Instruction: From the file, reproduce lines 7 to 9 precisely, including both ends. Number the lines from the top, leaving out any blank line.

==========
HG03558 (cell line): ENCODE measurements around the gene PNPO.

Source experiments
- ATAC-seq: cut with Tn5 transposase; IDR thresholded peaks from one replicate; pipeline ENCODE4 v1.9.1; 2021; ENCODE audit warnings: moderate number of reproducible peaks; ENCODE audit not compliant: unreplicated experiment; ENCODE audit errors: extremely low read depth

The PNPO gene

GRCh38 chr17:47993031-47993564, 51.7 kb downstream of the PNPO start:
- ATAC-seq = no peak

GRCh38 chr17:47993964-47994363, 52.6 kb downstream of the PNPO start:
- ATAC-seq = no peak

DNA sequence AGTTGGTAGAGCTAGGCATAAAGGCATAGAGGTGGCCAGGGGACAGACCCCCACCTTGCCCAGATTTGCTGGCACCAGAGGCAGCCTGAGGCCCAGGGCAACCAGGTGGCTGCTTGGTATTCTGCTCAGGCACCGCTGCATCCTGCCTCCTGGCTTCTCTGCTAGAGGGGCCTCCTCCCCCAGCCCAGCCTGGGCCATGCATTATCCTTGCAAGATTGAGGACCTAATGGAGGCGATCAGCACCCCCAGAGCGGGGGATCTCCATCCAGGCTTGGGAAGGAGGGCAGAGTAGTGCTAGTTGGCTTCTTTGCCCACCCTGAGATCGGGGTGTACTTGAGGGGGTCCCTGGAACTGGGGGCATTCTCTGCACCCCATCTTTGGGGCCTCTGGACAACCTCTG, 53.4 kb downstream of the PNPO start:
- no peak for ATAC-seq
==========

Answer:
GRCh38 chr17:47993964-47994363, 52.6 kb downstream of the PNPO start:
- ATAC-seq = no peak

DNA sequence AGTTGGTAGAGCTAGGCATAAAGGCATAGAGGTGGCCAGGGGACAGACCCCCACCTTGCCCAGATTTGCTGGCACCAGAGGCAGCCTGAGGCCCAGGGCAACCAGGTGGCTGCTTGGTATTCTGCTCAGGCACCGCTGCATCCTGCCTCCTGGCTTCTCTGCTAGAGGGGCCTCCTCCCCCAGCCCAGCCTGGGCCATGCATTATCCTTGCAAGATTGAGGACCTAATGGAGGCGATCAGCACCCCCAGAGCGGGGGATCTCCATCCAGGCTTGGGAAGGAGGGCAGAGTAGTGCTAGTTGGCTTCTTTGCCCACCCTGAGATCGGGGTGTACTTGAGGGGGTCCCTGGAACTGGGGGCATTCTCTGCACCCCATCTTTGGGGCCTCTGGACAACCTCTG, 53.4 kb downstream of the PNPO start: